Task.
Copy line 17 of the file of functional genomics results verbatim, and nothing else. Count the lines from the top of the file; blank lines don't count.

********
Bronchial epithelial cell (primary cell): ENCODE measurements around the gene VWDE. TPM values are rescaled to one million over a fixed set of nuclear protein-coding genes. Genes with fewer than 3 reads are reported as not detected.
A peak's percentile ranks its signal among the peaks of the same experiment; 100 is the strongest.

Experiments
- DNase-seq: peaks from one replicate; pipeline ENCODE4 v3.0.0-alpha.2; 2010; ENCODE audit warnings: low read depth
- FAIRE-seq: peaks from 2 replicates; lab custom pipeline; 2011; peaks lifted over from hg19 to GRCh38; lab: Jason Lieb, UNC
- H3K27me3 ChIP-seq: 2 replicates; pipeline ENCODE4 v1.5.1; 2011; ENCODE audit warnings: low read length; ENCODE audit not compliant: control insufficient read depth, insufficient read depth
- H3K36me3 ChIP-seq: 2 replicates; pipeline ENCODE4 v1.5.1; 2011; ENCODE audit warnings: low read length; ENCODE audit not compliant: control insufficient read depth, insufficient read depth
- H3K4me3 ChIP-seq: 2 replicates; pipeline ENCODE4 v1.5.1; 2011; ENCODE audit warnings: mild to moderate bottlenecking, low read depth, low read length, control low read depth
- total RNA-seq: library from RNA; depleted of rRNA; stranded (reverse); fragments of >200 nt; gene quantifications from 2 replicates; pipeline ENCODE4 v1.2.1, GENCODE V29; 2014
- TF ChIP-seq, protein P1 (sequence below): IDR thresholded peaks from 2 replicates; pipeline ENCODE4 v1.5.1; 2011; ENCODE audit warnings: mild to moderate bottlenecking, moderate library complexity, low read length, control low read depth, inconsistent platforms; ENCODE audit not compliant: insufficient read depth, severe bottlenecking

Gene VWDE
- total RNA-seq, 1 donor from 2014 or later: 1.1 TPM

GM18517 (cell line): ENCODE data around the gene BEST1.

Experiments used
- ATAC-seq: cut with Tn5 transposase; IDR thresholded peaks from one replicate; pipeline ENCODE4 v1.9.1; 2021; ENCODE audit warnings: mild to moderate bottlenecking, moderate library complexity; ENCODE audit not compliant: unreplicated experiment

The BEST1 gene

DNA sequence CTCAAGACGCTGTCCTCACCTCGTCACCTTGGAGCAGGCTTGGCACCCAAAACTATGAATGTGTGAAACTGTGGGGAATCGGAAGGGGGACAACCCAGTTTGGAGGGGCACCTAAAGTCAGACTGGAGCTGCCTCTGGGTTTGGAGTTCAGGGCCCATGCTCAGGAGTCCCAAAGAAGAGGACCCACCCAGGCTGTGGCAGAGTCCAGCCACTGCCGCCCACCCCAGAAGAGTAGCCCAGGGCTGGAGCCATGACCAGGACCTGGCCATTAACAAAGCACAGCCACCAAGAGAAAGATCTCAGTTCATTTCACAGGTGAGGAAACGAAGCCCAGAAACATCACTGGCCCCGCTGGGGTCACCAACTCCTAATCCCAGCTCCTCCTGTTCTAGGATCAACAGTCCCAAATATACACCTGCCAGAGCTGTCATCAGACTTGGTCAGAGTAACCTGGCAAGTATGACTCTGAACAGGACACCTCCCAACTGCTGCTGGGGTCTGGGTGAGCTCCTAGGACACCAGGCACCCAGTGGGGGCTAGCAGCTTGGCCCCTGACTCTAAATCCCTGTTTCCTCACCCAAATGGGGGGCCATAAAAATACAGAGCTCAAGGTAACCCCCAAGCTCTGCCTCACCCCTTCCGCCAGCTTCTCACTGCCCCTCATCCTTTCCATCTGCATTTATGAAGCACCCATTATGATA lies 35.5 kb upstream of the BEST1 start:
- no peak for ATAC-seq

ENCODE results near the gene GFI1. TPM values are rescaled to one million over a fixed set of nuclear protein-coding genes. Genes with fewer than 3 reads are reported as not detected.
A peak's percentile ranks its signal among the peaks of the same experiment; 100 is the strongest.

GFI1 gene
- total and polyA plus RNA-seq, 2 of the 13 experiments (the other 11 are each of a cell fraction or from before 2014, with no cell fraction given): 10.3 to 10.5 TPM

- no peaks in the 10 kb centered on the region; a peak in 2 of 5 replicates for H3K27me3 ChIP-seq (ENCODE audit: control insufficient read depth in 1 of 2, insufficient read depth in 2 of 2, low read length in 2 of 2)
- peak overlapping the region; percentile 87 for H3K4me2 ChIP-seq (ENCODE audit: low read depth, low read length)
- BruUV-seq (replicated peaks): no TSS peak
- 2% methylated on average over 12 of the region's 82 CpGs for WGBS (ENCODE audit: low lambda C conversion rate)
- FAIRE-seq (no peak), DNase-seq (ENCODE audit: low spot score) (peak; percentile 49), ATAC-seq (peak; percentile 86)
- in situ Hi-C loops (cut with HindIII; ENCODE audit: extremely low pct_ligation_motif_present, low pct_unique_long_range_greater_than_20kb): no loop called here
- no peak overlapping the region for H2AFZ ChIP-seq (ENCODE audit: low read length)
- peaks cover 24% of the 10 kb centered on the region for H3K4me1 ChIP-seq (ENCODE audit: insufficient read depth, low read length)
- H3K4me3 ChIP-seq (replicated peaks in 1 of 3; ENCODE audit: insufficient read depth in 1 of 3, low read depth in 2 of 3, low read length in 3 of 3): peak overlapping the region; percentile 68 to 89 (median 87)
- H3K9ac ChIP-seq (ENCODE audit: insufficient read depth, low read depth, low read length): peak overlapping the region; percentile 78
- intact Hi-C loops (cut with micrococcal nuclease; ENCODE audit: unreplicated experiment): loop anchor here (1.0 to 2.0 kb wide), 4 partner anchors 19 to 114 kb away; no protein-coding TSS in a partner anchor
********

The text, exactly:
DNA sequence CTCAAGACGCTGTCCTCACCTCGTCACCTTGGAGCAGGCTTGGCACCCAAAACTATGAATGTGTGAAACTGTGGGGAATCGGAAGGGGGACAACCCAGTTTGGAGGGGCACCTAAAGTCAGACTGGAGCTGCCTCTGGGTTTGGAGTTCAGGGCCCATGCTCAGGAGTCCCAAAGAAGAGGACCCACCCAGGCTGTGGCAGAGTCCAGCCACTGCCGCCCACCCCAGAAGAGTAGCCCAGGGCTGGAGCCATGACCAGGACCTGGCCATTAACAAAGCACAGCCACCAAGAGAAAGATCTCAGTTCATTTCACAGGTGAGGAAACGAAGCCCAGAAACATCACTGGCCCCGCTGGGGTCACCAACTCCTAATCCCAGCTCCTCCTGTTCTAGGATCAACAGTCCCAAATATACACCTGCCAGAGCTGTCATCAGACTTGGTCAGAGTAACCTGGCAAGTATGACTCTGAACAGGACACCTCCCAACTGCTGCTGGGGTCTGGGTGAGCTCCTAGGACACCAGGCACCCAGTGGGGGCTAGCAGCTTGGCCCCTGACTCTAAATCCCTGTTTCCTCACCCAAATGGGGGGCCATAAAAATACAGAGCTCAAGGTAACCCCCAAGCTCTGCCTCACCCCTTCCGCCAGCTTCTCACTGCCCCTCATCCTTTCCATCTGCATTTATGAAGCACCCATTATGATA lies 35.5 kb upstream of the BEST1 start: